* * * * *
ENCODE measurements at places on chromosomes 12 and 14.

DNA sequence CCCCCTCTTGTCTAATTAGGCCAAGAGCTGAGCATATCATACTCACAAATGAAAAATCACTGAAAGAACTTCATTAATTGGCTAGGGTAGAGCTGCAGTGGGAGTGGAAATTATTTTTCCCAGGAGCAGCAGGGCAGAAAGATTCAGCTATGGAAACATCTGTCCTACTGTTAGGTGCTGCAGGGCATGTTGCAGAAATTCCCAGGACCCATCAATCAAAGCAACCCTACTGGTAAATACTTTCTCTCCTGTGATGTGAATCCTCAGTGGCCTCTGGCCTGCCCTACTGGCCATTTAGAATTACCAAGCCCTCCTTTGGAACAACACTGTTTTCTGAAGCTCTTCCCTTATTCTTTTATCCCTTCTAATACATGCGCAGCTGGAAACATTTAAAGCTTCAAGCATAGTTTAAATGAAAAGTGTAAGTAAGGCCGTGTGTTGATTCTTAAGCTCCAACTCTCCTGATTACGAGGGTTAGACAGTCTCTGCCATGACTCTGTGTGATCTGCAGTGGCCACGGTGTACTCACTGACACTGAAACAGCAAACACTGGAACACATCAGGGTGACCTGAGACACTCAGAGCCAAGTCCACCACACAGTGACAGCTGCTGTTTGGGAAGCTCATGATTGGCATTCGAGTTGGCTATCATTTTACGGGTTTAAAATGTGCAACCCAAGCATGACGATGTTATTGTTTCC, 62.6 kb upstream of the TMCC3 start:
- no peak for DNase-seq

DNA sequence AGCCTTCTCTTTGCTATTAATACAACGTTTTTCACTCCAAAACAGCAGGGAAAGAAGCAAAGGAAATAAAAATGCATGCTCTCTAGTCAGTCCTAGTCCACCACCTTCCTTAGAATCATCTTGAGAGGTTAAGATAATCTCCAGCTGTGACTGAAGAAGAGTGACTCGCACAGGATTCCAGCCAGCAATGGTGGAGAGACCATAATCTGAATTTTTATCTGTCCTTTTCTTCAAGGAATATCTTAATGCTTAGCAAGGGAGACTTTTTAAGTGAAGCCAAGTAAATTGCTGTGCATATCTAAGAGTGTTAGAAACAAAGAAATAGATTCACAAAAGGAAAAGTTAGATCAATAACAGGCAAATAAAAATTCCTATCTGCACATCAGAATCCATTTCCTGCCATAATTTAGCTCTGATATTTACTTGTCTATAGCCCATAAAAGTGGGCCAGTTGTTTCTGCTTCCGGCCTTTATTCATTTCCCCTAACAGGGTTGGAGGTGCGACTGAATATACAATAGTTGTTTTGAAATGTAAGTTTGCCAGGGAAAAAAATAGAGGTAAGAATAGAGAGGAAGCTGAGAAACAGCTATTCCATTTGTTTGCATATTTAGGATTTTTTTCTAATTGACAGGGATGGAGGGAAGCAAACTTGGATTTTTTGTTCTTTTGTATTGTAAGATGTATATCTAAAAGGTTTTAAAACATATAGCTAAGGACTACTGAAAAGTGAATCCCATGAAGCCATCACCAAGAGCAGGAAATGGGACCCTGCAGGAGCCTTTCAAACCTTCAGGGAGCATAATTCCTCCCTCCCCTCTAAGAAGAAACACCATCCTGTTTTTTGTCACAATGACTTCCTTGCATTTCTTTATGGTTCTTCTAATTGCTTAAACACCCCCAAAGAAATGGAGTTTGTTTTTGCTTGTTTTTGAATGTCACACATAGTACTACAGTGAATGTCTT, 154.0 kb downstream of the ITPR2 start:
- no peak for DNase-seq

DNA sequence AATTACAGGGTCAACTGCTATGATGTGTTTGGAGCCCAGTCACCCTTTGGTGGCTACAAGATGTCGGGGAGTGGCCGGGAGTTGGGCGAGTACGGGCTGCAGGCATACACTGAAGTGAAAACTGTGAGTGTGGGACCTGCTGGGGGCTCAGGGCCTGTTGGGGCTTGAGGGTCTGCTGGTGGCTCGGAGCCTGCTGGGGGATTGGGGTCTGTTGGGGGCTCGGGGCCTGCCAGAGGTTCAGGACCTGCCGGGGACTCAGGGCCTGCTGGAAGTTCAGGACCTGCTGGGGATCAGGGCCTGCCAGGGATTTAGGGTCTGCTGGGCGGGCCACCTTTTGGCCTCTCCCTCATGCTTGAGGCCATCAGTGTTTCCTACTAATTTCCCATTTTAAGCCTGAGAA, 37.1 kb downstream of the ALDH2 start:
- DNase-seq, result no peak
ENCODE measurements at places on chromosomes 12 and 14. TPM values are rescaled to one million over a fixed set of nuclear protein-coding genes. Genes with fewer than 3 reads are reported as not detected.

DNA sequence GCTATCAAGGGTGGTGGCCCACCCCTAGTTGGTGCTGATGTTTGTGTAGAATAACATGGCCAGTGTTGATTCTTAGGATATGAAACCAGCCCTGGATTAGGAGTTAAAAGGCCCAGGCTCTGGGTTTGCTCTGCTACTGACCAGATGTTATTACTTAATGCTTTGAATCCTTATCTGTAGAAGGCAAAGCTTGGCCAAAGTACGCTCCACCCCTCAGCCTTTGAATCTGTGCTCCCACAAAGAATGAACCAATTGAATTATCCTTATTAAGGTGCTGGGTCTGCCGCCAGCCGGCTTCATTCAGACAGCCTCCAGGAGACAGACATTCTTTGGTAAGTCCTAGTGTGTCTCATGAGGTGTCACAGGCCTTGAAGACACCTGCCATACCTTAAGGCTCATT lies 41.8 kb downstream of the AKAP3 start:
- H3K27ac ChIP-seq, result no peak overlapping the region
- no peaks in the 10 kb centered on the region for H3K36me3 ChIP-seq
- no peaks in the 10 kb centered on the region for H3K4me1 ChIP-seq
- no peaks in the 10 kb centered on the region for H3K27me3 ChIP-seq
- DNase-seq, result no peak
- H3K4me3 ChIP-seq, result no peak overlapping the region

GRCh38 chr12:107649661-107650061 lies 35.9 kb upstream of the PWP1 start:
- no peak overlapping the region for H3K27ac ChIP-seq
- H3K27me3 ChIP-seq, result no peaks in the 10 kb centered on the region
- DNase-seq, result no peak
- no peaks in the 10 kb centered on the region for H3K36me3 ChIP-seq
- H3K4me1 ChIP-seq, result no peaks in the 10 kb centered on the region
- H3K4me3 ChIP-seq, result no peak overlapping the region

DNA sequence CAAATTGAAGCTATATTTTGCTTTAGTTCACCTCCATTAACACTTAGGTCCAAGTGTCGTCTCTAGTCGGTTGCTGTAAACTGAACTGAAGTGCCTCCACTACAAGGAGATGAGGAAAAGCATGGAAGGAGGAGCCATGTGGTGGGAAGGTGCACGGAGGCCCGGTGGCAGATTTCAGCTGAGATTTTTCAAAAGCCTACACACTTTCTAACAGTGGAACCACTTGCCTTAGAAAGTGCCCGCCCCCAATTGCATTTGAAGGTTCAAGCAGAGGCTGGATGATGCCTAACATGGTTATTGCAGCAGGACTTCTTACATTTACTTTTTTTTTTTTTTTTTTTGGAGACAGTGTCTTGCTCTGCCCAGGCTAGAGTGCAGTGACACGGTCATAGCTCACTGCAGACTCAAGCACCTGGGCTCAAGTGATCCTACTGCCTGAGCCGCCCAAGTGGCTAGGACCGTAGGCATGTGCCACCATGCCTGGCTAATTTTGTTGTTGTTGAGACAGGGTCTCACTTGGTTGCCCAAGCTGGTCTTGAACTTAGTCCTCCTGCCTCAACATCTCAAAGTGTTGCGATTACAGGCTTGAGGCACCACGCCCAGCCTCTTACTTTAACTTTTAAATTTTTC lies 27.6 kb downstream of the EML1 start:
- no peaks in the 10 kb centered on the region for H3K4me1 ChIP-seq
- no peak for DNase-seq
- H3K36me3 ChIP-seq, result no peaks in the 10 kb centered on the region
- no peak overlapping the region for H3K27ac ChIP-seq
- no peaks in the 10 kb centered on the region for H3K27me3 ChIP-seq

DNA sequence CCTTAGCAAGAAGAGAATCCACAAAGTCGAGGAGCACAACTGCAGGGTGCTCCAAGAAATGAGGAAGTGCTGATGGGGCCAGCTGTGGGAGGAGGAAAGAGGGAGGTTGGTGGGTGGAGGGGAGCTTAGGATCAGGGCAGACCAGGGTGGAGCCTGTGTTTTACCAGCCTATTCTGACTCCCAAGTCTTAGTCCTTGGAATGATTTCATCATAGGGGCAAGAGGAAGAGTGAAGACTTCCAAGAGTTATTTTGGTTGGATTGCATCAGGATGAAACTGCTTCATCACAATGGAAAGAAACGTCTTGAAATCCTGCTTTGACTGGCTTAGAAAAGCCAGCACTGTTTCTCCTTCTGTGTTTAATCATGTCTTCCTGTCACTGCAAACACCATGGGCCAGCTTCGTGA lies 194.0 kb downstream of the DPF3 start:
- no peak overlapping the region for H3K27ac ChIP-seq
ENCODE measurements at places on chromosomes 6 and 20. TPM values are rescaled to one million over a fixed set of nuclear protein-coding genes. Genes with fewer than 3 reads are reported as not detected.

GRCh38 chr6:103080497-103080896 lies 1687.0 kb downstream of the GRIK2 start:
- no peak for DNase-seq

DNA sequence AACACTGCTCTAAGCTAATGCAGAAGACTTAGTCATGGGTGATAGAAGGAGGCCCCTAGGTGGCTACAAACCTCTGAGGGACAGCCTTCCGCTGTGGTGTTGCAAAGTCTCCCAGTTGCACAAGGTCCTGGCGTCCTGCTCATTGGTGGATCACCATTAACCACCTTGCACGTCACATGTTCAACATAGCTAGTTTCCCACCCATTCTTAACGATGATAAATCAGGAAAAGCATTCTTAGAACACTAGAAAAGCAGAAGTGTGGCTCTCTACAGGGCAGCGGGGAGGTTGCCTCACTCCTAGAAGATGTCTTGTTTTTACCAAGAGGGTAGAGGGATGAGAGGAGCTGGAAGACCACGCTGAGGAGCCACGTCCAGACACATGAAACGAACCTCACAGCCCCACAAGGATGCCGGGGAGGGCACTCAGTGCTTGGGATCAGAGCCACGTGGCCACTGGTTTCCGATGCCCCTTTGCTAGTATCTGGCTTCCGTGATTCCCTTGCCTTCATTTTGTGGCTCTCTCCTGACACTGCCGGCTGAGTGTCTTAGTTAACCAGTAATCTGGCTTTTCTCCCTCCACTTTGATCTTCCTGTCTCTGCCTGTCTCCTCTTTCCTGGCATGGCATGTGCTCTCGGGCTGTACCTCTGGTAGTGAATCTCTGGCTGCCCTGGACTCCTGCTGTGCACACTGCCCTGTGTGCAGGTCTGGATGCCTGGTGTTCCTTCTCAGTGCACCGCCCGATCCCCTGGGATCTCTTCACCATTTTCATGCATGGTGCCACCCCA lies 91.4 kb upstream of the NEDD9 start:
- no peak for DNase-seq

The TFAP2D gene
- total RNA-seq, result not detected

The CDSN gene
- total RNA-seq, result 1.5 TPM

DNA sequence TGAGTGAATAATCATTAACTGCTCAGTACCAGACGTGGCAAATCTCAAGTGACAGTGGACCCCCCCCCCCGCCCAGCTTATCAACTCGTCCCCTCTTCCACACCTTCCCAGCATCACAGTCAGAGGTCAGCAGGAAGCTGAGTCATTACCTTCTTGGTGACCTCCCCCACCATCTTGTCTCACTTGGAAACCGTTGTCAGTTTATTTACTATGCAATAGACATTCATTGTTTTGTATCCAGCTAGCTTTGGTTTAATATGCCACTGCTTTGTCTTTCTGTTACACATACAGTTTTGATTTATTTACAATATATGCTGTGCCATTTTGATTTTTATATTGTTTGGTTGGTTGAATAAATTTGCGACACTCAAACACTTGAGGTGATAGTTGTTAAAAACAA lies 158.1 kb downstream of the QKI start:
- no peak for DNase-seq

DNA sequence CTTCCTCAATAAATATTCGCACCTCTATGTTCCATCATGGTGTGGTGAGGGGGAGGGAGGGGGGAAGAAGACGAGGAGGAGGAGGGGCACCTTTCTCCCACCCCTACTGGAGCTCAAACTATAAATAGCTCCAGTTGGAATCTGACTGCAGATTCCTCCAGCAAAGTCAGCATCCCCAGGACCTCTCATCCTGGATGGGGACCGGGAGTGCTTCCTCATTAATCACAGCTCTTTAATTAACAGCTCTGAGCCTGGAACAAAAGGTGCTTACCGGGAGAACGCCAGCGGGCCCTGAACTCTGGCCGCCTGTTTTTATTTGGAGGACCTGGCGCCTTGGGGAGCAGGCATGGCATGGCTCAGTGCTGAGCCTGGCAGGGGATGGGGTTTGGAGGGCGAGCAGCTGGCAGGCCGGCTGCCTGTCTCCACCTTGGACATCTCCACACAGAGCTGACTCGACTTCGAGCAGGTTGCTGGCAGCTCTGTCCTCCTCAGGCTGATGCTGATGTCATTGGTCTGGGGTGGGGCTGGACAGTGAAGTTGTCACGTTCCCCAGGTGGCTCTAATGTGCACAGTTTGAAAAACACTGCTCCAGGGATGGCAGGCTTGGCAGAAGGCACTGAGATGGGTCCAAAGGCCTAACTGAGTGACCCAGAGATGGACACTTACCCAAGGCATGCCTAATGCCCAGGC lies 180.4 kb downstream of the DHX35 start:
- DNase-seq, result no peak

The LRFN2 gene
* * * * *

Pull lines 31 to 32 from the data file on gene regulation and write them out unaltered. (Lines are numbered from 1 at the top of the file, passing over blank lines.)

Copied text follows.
ENCODE measurements at places on chromosomes 6 and 20. TPM values are rescaled to one million over a fixed set of nuclear protein-coding genes. Genes with fewer than 3 reads are reported as not detected.

GRCh38 chr6:103080497-103080896 lies 1687.0 kb downstream of the GRIK2 start: